I was honoured to be asked to deliver two lectures at Cordefactum 2016, a festival of instrument making organised every two years by the Centrum voor Muziekinstrumentembouw. It was held at the Stedelijke Conservatorium in Mechelen in Belgium over the weekend of 18th – 20th March. Mechelen is a beautiful city with an illustrious past – it was a regional capital in the early 16th century and has many beautiful historical buildings, including the palace of Margaret of Austria, daughter of Holy Roman Emperor Maximilian I. You can’t go to Belgium without sampling the beer, and in the case of Mechelen the Het Anker brewery produces a nectar called Gouden Carolus, presumably named after the Emperor Charles V, who is said to have been an enthusiastic patron. Just make sure you look at the label on the bottle – these beers can be up to 11% alcohol!
Both lectures were delivered to a large audience of instrument makers and students who learn to make lutes, viols, guitars and members of the violin family in the school. Apart from the lectures, there was a large exhibition in the cultural centre which occupies the same building as the conservatory, the Stedelijke Conservatorium. The exhibition space was huge – originally a church and now used as a concert hall – but it was still a challenge to cram everything in, with lutes, viols, harpsichords and a large number of violins, violas and cellos. There was even an impromptu string quartet which sampled many of the instruments on display. There was a concert each evening – the first evening White Sparrow (Debi Wong and Solmund Nystabakk) gave the best concert of lute songs I have ever heard.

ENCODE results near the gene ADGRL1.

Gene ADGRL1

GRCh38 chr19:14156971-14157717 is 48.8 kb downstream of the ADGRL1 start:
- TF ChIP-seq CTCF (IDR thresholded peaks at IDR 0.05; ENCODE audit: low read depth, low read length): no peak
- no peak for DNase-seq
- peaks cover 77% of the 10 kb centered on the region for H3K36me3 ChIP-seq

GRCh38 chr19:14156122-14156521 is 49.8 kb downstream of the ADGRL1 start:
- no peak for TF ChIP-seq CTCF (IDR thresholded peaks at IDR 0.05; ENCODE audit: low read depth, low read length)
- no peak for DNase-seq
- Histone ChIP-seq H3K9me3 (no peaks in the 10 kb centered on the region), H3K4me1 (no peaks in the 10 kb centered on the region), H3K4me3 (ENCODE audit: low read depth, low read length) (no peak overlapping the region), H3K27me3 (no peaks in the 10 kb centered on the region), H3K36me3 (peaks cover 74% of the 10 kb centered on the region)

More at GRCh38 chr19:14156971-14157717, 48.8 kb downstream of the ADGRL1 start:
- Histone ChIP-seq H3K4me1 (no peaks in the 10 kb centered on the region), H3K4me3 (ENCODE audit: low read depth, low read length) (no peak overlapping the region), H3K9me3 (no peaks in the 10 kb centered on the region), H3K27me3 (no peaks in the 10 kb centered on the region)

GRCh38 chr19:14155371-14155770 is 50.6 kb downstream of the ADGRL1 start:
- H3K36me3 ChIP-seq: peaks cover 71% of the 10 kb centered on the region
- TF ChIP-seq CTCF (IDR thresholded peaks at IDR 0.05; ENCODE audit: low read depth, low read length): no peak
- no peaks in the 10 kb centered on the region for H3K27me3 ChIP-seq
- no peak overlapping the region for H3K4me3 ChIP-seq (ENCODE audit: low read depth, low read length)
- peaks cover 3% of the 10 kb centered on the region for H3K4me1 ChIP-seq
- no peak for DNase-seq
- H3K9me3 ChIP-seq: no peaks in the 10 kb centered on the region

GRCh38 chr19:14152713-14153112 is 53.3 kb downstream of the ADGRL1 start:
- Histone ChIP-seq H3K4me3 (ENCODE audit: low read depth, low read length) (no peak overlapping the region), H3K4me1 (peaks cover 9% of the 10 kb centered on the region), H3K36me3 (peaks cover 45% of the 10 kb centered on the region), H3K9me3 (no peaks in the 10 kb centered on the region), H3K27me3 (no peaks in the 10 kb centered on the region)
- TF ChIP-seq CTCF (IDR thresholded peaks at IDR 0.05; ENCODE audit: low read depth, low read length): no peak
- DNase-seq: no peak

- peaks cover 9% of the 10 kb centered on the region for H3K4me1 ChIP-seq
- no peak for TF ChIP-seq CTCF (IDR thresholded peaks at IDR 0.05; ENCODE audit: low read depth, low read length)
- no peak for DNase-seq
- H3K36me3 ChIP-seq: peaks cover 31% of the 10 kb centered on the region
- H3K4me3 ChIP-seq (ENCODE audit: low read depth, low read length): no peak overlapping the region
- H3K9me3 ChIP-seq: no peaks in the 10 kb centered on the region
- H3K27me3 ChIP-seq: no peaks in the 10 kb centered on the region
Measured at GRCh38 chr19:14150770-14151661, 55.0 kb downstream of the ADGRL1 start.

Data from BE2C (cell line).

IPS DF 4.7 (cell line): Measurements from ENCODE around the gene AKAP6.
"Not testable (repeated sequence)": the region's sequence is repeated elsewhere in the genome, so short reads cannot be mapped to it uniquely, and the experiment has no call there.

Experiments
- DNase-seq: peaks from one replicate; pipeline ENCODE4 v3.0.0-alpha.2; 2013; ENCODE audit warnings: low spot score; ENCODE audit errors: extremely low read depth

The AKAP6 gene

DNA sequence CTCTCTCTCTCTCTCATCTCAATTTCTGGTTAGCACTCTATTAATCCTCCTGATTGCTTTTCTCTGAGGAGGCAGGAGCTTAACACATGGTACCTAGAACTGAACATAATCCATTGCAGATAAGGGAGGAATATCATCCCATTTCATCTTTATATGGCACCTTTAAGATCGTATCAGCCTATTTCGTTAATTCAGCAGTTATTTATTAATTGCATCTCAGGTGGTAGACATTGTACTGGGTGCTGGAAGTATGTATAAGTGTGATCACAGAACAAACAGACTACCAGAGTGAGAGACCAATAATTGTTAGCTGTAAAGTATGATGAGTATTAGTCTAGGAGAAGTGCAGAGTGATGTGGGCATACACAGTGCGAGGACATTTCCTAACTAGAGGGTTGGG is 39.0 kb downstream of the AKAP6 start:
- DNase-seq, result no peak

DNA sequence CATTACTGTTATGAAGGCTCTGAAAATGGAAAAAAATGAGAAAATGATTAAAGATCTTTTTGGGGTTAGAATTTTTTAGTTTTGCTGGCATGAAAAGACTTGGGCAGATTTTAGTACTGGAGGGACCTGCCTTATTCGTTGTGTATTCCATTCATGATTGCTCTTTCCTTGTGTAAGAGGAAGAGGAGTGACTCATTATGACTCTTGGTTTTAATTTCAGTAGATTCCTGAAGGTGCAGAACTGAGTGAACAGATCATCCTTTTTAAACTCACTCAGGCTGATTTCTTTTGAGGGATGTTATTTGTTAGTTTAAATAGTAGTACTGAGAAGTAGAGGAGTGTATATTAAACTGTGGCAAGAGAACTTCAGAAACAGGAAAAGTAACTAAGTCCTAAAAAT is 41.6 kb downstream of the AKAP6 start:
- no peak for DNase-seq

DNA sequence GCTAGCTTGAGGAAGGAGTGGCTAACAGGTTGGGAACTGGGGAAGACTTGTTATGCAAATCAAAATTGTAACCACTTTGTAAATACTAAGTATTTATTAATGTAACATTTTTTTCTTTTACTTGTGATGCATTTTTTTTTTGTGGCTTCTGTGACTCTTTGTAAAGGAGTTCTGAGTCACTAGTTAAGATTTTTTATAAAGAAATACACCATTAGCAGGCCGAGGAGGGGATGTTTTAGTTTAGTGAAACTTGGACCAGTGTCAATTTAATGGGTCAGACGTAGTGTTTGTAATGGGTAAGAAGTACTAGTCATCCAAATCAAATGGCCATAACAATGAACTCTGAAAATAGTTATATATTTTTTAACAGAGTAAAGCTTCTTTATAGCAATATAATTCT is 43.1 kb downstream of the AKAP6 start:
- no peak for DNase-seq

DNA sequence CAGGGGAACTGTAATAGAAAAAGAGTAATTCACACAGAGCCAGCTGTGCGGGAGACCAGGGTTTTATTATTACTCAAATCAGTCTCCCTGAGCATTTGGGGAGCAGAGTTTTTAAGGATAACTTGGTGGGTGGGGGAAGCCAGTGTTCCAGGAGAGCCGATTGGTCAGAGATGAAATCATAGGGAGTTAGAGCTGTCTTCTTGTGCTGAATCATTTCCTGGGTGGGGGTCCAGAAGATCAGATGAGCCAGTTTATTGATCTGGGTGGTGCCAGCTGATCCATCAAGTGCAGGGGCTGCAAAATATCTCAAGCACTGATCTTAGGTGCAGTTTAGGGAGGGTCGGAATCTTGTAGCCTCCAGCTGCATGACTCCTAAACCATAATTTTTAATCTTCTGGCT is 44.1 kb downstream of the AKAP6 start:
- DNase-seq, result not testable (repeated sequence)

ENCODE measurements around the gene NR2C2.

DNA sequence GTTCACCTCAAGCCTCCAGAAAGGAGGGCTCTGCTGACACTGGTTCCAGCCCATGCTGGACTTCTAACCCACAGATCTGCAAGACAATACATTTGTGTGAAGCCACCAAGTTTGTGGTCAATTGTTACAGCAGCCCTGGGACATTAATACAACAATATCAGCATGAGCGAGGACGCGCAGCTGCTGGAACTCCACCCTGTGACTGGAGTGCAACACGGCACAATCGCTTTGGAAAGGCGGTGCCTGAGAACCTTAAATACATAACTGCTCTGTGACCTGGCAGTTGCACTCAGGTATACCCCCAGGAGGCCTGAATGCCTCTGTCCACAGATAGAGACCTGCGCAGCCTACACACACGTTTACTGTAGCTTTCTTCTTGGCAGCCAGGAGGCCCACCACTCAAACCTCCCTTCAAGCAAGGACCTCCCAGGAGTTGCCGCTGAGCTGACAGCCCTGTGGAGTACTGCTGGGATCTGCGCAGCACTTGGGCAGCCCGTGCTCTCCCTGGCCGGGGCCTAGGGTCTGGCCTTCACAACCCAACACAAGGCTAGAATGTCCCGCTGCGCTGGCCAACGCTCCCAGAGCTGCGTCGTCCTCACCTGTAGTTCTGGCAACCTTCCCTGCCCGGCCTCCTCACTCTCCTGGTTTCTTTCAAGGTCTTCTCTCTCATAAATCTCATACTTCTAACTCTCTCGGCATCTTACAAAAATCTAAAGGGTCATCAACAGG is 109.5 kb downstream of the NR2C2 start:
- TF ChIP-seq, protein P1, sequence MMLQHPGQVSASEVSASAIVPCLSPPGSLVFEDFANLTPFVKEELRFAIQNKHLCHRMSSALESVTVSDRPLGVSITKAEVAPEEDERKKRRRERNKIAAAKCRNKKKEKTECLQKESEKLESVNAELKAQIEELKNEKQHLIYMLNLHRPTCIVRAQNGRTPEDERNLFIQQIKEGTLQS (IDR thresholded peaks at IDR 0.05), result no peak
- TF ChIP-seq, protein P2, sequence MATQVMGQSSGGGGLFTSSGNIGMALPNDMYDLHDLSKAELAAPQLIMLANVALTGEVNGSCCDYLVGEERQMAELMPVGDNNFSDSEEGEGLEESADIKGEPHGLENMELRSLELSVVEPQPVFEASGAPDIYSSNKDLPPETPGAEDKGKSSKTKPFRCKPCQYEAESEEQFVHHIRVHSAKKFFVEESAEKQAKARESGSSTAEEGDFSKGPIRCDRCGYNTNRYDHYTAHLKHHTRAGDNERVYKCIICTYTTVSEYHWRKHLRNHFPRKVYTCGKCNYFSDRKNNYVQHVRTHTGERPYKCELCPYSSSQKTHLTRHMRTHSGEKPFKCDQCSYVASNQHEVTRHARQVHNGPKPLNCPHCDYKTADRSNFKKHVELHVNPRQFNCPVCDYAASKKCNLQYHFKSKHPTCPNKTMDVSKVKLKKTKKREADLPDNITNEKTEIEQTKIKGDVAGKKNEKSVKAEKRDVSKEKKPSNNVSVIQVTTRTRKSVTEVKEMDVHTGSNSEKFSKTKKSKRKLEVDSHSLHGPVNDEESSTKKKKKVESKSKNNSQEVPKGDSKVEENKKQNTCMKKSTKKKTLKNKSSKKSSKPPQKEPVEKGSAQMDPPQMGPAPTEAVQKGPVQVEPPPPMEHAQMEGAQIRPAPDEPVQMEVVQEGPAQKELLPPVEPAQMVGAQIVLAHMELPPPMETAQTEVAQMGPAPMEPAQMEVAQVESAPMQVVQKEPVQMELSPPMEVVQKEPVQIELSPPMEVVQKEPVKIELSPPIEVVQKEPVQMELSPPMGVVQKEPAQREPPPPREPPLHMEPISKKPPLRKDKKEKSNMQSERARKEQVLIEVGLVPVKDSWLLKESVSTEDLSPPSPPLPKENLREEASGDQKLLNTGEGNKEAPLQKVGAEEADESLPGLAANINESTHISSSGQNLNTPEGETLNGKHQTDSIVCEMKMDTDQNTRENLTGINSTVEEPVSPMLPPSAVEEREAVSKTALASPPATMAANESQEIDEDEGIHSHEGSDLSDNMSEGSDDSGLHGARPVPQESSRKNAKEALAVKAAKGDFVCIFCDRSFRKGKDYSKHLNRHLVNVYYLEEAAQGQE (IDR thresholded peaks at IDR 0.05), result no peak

Of course when you get a bunch of instrument makers together in one place they talk (work)shop, and I was really pleased to find so many points of overlap with my fellow lecturers Malcolm Rose, Shem Mackey, Thomas Munck and Andreas Kilström. Their depth of experience was amazing, as was their enthusiasm for exploring new ideas and constantly rethinking their practice. As with all interdisciplinary conferences, the discovery of shared problems and solutions was a thought-provoking process which I found inspiring. Special thanks must go to Dirk de Hertogh, who teaches lutemaking at the school, for inviting me and for making everything run so smoothly.